Skip navigation
burger Ingram Publishing/iStock/Thinkstock
Consumers with more leisure time prepare more meals at home, while those with longer work days eat out more frequently.

Who eats fast food? Basically, everyone

New study finds work hours and convenience trump wealth and income

Nearly everyone consumes fast food.

Quick-service restaurant customers in the U.S. span all levels of wealth, income, age and region, according to a new study from Jay Zagorsky (left), an economist and research scientist at Ohio State University, and Patricia Smith, an economics professor at the University of Michigan.

And the researchers found that busy middle-class consumers exhibit one factor that makes them stand out among those who rely on fast food more than others: If they work more hours than typical, they are more likely than average to eat at quick-service restaurants.

These are the consumers who have a need for speed and depend on the “fast” in fast food, regardless of their socio-economic status.

“The guilty pleasure of enjoying a McDonald’s hamburger, Kentucky Fried Chicken popcorn nuggets or Taco Bell burrito is shared across the income spectrum, from rich to poor, with an overwhelming majority of every group reporting having indulged at least once over a nonconsecutive three-week period,” said the researchers in their study.

But the number of hours spent at work better indicates how frequently fast food is consumed, according to the study.

Jeff Schear/Getty Images for Pizza Hut

The Zagorsky-Smith study showed that consumers who routinely read ingredient labels were less likely to turn quick-service restaurants for their meals.

“Home food preparation is time intensive, but fast-food consumption is not,” Zagorsky and Smith found in their study, titled The Association Between Socioeconomic Status and Adult Fast-Food Consumption in the U.S. The study’s results were released in April in advance of official publication in November in the journal “Economics & Human Biology.”

“Fast food’s convenience is an important characteristic motivating its demand,” the researchers said. “Individuals with more leisure time are consequently more likely to prepare meals at home, while individuals who work longer hours are more likely to eat fast food.”

The study found fast-food consumers are more likely to live in central cities and the South, where fast-food outlets tend to be more densely located. They also are more likely to own a car.

“In addition, fast-food eaters typically have less leisure time because they are more likely to work and work more hours compared to non-fast-food eaters,” the researchers found. “Demographically, fast-food eaters are more likely to be male, younger, black and Hispanic.”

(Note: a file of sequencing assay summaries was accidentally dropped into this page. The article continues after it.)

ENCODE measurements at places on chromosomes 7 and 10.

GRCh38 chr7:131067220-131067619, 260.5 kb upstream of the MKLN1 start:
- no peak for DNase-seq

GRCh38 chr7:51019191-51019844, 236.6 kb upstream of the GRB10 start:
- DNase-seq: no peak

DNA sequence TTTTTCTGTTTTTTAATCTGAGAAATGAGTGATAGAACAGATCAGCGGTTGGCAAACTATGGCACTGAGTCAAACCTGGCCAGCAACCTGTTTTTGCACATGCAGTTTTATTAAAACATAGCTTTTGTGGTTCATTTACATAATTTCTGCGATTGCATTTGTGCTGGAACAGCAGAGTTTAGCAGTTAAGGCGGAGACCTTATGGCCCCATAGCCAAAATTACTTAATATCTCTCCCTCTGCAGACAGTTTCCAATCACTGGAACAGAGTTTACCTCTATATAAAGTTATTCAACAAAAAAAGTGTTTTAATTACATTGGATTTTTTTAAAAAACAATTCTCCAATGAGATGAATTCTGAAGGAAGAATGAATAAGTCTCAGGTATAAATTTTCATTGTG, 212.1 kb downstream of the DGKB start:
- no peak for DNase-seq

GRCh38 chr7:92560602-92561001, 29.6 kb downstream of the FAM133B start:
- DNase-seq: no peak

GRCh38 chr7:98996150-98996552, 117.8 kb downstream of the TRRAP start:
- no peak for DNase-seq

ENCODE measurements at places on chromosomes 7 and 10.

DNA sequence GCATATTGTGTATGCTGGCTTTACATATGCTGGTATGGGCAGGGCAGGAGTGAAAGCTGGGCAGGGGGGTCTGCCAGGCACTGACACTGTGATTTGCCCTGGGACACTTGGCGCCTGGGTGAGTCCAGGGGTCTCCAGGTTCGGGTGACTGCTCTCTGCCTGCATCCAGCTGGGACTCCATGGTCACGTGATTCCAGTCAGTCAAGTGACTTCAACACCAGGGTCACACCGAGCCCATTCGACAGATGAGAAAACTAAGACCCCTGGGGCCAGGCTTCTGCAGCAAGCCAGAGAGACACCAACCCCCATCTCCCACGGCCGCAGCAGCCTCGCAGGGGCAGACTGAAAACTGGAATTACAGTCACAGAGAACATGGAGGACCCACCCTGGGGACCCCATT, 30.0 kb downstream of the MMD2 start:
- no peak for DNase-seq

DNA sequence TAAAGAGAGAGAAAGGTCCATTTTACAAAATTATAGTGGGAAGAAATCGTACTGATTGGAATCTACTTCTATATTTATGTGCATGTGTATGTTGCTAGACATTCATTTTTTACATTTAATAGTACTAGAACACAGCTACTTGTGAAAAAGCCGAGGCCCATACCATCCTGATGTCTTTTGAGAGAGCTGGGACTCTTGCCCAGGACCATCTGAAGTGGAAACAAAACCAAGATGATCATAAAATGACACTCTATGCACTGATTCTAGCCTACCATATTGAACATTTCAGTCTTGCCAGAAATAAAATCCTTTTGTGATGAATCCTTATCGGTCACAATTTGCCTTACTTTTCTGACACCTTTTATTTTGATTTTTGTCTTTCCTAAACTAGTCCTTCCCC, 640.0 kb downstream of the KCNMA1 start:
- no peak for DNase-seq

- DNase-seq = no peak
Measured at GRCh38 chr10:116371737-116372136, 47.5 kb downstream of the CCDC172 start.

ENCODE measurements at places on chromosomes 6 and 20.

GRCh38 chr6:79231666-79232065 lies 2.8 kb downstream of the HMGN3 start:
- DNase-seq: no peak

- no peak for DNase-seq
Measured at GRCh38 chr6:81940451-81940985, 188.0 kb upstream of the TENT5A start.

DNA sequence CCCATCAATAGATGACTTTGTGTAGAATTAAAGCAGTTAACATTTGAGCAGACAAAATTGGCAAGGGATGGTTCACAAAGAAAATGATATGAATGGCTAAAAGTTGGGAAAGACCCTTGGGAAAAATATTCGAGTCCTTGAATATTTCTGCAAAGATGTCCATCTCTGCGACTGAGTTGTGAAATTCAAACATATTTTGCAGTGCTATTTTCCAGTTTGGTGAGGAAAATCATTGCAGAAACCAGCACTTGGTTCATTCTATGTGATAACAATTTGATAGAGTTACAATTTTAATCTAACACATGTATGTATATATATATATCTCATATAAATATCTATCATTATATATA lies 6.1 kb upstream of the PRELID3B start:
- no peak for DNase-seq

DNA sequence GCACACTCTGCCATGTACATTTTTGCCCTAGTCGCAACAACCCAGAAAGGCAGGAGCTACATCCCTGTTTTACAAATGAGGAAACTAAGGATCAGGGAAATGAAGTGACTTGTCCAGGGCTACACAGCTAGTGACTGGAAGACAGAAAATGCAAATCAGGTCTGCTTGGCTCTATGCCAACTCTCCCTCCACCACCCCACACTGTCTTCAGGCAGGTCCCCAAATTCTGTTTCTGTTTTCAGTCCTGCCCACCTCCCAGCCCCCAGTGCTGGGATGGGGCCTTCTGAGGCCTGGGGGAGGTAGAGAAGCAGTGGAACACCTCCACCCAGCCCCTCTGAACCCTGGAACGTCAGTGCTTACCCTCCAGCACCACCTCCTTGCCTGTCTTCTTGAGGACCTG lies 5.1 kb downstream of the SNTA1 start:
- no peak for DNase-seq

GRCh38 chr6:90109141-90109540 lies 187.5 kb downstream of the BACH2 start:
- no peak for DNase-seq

Identifying the fast-food consumer

Zagorsky said he and Smith launched their recent study after the Los Angeles City Council in 2008 banned freestanding fast-food restaurants in some poorer neighborhoods in South L.A.

“When I read the article about the L.A. ban, I was in the airport, eating a Wendy’s hamburger while I was waiting for my plane to be called,” Zagorsky recalled in an interview. “I looked around and said [to myself], these aren’t just poor people eating fast food in this airport; this is a cross-section of the United States.”

That, he said, got him wondering who actually eats fast food, based on survey data.

Zagorsky and Smith tapped into the National Longitudinal
Survey of Youth, based on research of 8,000 people in the U.S., to ask them how much fast food — such as McDonald’s, KFC, Taco Bell or Burger King — they ate over the course of the past seven days at three separate time periods: 2008, 2010 and 2012.

The researchers segmented respondents into 10 groups, or deciles, factoring in income, such as a regular weekly paycheck, and wealth, which includes household assets and investments.

The study’s three lowest groups included individuals with annual incomes below $42,800; the middle four groups were those with incomes of $42,800 to $105,000; and the top three groups were individuals with incomes $105,000 and higher.

They found:
• 79 percent of respondents, across all income brackets, consumed fast food at least once in the given past week.
• 23 percent ate three or more fast food meals in that time period.
• 81 percent in the lowest income bracket ate fast food at least once during the study period, compared with 84 percent of people in the middle-income bracket and 74 percent in the highest.

“Realistically, you have nearly three-quarters of the richest people in the country eating fast food and about the same number of the poorest people,” Zagorsky said.

Anecdotal evidence supports that, he said.

“You see presidents like Donald Trump and Bill Clinton eating fast food,” Zagorsky said, “So you see both Democrats and Republicans, billionaires and poor people — pretty much everyone eats fast food.” President Trump has even tweeted out photos of his fast-food meals, such as KFC on his personal jet, and appeared in McDonald’s television commercials with the brand’s onetime mascot Grimace.